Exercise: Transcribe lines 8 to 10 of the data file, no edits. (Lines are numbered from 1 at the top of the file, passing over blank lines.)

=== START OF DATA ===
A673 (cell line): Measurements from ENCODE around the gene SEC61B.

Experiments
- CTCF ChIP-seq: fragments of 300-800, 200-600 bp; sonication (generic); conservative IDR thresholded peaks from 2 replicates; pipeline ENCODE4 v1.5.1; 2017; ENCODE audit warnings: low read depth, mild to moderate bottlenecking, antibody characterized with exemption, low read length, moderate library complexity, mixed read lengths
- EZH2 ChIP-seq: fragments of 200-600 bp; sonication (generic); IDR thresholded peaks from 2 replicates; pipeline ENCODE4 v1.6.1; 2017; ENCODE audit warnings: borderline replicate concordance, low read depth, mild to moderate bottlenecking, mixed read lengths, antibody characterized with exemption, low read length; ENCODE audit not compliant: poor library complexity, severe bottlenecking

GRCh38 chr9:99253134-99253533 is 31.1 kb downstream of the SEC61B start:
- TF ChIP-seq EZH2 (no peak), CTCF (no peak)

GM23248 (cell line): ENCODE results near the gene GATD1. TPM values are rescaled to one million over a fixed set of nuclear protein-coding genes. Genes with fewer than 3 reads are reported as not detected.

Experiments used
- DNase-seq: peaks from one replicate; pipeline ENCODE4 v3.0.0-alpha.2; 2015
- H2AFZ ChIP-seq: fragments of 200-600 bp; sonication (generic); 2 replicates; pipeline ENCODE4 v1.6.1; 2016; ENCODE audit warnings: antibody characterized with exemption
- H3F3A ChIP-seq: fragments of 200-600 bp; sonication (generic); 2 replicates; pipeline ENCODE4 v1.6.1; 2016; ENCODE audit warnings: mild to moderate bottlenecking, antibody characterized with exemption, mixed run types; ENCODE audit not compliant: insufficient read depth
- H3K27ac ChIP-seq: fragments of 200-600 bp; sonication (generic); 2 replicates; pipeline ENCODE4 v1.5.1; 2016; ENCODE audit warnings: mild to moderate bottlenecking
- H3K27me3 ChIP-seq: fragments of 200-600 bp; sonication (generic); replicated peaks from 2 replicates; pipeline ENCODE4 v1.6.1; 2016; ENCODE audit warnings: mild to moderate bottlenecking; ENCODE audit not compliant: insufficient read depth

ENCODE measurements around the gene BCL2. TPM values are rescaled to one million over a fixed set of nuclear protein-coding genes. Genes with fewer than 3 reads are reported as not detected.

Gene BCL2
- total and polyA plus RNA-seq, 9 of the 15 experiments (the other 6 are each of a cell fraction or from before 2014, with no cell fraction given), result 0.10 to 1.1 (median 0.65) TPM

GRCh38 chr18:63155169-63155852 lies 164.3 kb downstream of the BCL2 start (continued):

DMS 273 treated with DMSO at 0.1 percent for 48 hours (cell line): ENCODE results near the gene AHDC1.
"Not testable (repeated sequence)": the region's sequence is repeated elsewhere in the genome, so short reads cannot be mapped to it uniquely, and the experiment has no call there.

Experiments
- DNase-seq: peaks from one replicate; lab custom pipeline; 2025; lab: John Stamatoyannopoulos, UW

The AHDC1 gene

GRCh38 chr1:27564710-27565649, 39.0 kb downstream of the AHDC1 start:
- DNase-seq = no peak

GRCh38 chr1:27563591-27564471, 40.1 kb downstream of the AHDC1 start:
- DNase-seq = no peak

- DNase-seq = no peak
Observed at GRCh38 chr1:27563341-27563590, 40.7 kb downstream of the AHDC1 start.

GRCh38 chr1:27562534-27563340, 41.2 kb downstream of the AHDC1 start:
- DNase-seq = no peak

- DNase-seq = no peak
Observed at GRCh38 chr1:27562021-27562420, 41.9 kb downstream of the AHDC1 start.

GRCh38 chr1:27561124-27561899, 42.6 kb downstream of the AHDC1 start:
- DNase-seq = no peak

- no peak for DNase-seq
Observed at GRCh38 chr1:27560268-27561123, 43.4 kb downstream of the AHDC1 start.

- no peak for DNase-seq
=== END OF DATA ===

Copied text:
Experiments used
- DNase-seq: peaks from one replicate; pipeline ENCODE4 v3.0.0-alpha.2; 2015
- H2AFZ ChIP-seq: fragments of 200-600 bp; sonication (generic); 2 replicates; pipeline ENCODE4 v1.6.1; 2016; ENCODE audit warnings: antibody characterized with exemption